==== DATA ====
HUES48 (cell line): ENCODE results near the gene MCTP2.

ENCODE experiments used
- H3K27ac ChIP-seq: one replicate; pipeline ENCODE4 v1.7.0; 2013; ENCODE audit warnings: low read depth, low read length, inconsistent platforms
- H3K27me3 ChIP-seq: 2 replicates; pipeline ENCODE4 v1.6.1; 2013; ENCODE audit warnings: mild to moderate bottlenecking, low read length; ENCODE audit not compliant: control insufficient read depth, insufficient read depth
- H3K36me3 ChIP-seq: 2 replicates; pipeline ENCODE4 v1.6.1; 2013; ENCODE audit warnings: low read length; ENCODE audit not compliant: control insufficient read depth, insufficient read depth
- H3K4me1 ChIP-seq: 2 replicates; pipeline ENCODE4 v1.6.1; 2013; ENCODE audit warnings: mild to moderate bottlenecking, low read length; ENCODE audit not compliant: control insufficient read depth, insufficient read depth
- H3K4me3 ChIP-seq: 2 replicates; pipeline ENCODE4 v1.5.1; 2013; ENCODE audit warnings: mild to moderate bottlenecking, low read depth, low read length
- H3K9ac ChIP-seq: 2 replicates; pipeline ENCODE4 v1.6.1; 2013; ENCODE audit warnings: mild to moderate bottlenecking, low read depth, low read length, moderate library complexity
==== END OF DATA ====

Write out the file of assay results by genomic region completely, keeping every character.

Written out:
HUES48 (cell line): ENCODE results near the gene MCTP2.

ENCODE experiments used
- H3K27ac ChIP-seq: one replicate; pipeline ENCODE4 v1.7.0; 2013; ENCODE audit warnings: low read depth, low read length, inconsistent platforms
- H3K27me3 ChIP-seq: 2 replicates; pipeline ENCODE4 v1.6.1; 2013; ENCODE audit warnings: mild to moderate bottlenecking, low read length; ENCODE audit not compliant: control insufficient read depth, insufficient read depth
- H3K36me3 ChIP-seq: 2 replicates; pipeline ENCODE4 v1.6.1; 2013; ENCODE audit warnings: low read length; ENCODE audit not compliant: control insufficient read depth, insufficient read depth
- H3K4me1 ChIP-seq: 2 replicates; pipeline ENCODE4 v1.6.1; 2013; ENCODE audit warnings: mild to moderate bottlenecking, low read length; ENCODE audit not compliant: control insufficient read depth, insufficient read depth
- H3K4me3 ChIP-seq: 2 replicates; pipeline ENCODE4 v1.5.1; 2013; ENCODE audit warnings: mild to moderate bottlenecking, low read depth, low read length
- H3K9ac ChIP-seq: 2 replicates; pipeline ENCODE4 v1.6.1; 2013; ENCODE audit warnings: mild to moderate bottlenecking, low read depth, low read length, moderate library complexity